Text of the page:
3 Easy Biohacks and 2 pro hacks for getting to sleep on time and staying asleep all night!
On this site, we talk about sleep at lot, and you can read my article about sleep importance here. A quick rundown though: Sleep may be the most important factor in staying healthy, and is where most Americans are lacking. Sleep is when our body recovers, and is the only time when our brain detoxifies. It’s also been shown that our efficiency and performance declines greatly when we are running low on sleep, and there is no adaptation. You can’t learn to perform underslept. With all that said, the best amounts to sleep for most people are between 7 and 9 hours, and to get as much sleep before midnight as possible.
Consistency is also key. If you go to bed at 10, try to do so every night of the week. If you’re anything like me, your sleep schedule may already be seriously jacked up. If you’re used to watching tv til 1 am, tossing and turning all night, waking up at 5 in the morning and then not being able to go back to bed, then these tactics are for you. Even if you don’t struggle with going to bed early, these tips should allow you to optimize your night.
First, we’ll start with the cheap and free tips. These are things anyone can do, without investing in specific equipment or gear.
Apple Cider Vinegar: Drink 1 to 2 tablespoons of apple cider vinegar, mixed in warm water, before bed. The many healthy benefits of apple cider vinegar have made it a classic go to for the american health-conscious, and one of them is helping you fall asleep more quickly. You could also use simple lemon water, but ACV is better.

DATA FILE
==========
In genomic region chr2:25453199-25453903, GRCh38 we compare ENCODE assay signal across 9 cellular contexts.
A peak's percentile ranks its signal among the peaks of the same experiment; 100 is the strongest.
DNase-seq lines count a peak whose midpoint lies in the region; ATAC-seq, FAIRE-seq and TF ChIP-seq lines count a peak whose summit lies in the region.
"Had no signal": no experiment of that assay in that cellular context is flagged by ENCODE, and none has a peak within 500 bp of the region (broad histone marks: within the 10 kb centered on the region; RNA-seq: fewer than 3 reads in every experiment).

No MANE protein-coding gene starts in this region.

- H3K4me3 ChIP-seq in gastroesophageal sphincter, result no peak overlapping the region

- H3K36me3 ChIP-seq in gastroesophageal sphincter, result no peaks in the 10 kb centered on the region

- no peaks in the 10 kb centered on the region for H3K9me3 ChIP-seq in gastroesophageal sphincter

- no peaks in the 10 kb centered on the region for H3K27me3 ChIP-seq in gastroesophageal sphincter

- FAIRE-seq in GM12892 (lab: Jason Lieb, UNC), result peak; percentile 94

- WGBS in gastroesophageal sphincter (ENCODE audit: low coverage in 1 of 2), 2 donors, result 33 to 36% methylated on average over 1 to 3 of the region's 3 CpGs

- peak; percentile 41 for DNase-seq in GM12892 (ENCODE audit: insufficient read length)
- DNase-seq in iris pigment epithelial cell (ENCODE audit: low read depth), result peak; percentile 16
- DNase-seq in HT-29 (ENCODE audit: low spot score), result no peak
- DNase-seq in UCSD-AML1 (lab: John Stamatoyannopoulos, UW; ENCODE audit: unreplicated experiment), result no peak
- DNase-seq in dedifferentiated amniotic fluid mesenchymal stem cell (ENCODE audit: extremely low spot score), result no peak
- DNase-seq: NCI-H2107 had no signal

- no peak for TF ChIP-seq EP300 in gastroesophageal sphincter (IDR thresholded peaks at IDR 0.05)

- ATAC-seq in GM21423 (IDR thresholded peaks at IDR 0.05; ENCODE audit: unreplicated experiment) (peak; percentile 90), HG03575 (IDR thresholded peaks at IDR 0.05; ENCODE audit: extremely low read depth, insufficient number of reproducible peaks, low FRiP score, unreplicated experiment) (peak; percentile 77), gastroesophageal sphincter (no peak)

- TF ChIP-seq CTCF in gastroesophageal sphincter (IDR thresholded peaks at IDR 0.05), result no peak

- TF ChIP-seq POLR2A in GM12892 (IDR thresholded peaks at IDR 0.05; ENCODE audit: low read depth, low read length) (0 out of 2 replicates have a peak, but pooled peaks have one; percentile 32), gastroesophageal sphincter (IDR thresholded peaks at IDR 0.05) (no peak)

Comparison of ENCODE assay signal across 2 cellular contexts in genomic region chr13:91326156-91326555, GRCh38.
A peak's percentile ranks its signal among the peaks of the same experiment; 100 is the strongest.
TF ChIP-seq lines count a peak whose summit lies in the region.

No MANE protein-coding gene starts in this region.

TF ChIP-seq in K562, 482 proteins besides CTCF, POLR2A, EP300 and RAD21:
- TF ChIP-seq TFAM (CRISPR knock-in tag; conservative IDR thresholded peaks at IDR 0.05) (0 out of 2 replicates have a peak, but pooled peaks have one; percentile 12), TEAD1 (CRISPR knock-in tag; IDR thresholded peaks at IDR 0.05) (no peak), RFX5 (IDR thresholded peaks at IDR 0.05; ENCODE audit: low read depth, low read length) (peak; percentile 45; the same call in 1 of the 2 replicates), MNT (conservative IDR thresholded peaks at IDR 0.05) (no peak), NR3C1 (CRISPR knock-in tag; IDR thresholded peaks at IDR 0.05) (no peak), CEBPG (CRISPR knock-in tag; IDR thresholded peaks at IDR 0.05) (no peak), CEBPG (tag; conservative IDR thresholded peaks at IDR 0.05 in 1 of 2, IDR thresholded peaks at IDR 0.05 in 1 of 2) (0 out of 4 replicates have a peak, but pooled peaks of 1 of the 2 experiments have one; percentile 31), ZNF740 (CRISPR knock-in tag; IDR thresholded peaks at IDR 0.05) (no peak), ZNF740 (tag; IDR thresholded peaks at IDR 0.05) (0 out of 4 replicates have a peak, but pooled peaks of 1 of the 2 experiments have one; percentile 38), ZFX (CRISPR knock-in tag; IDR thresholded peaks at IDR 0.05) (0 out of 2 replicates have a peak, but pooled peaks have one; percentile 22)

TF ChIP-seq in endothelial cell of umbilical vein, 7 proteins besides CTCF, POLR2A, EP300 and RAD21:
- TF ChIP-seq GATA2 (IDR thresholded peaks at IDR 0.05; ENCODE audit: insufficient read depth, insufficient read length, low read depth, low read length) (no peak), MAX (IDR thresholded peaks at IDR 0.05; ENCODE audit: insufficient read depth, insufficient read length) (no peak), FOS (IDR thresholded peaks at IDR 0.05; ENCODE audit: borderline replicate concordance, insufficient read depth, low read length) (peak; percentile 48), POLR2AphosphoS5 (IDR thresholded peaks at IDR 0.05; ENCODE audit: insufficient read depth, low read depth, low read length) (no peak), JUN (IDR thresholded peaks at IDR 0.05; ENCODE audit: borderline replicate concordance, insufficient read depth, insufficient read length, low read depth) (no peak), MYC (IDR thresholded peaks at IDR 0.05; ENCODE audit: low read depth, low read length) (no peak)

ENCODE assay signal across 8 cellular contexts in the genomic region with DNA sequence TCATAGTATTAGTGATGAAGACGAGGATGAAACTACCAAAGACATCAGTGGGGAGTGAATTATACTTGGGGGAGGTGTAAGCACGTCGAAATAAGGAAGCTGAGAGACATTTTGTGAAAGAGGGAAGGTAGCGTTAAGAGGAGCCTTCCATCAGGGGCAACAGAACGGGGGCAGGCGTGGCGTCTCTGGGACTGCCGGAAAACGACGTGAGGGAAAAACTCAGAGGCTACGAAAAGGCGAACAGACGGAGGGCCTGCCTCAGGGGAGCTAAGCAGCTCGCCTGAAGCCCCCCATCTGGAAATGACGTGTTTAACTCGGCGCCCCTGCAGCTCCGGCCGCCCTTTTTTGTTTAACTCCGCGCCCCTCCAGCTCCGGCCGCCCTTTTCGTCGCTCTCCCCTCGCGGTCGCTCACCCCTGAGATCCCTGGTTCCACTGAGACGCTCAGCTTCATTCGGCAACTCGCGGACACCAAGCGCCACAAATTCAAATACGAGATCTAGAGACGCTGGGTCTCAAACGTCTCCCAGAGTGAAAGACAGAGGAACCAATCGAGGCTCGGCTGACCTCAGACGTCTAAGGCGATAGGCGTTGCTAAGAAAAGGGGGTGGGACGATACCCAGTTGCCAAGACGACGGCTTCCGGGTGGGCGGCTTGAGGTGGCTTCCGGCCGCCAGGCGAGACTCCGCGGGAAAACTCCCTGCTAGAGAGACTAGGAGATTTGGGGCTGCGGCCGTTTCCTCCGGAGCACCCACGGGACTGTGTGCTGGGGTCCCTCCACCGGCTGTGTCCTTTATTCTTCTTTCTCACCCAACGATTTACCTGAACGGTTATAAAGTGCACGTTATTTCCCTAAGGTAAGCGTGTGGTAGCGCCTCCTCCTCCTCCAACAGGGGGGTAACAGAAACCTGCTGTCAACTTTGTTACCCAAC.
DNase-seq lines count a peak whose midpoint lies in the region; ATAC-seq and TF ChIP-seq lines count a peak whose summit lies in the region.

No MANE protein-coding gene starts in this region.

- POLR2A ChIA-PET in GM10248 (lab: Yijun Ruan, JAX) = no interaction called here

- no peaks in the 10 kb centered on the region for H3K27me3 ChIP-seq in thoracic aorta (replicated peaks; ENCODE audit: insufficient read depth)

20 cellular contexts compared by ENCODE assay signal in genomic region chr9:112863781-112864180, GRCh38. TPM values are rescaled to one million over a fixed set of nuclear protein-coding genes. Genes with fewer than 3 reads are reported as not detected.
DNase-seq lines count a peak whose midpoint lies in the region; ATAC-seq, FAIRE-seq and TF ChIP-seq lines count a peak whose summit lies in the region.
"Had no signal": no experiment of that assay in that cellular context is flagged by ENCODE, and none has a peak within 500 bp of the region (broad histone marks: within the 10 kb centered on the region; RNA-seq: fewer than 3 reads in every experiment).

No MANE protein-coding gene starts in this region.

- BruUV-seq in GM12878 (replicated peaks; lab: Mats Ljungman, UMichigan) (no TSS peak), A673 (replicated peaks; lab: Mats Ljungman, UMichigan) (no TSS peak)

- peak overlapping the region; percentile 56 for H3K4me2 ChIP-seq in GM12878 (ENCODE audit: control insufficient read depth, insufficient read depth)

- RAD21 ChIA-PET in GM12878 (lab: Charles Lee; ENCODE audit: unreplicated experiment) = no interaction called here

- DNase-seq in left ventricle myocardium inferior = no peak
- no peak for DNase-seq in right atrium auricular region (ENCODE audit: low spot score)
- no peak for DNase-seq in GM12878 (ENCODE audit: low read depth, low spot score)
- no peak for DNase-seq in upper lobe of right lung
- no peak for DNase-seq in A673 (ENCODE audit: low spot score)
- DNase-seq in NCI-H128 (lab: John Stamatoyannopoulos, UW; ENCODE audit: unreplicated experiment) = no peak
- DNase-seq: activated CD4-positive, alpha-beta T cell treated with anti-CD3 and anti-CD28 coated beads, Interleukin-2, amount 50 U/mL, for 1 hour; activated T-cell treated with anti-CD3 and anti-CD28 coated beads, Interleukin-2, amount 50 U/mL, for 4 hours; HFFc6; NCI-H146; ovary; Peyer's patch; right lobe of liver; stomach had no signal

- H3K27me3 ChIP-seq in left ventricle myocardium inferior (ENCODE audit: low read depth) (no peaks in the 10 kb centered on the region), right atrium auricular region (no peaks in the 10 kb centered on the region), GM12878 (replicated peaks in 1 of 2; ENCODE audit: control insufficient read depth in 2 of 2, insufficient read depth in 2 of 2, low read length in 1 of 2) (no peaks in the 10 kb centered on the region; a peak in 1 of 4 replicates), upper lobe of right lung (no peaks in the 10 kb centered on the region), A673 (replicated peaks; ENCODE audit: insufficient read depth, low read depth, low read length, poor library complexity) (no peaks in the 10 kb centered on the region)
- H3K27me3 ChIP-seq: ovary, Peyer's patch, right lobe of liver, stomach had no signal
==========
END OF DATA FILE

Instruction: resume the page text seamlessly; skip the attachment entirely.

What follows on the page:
Inversion: AKA, hang upside-down. The best way to do this is with something called an inversion table, such as the Teeter inversion table www.teeter.com or a pair of gravity boots hooked into a pull-up bar (also sold by teeter) but you can get a lot of the same benefits for no cost at all. Simply find a wall, and lay down with your legs pointed up the wall. Basically, your bum should be at the base of the wall, your feet should be facing the ceiling with your hamstrings running up the length of the wall upwards. Inversion allows your body to decompress, and activates the lymphatic system which detoxifies our bodies. Full inversion with a teeter or gravity boots has extra benefits by allowing decompression of the spine, but even simple doing a headstand, handstand, or that wall technique I mentioned will activate the lymphatic system. All of these also have cardiovascular benefits, and increase blood flow to the body and brain. I recommend working up to 20 minutes of inversion a night before bed. If pressed for time, do at least 5 minutes.